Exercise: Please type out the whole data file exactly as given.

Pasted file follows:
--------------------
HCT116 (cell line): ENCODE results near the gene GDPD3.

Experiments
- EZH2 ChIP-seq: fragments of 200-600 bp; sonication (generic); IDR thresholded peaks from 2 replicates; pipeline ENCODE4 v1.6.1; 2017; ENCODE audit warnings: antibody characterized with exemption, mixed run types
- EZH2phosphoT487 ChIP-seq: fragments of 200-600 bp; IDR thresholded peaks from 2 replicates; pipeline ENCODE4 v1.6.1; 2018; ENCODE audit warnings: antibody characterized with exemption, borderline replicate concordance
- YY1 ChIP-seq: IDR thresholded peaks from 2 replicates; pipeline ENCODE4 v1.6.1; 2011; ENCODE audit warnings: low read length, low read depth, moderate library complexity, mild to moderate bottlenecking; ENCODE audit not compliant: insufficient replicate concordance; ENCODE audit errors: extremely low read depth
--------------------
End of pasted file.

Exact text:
HCT116 (cell line): ENCODE results near the gene GDPD3.

Experiments
- EZH2 ChIP-seq: fragments of 200-600 bp; sonication (generic); IDR thresholded peaks from 2 replicates; pipeline ENCODE4 v1.6.1; 2017; ENCODE audit warnings: antibody characterized with exemption, mixed run types
- EZH2phosphoT487 ChIP-seq: fragments of 200-600 bp; IDR thresholded peaks from 2 replicates; pipeline ENCODE4 v1.6.1; 2018; ENCODE audit warnings: antibody characterized with exemption, borderline replicate concordance
- YY1 ChIP-seq: IDR thresholded peaks from 2 replicates; pipeline ENCODE4 v1.6.1; 2011; ENCODE audit warnings: low read length, low read depth, moderate library complexity, mild to moderate bottlenecking; ENCODE audit not compliant: insufficient replicate concordance; ENCODE audit errors: extremely low read depth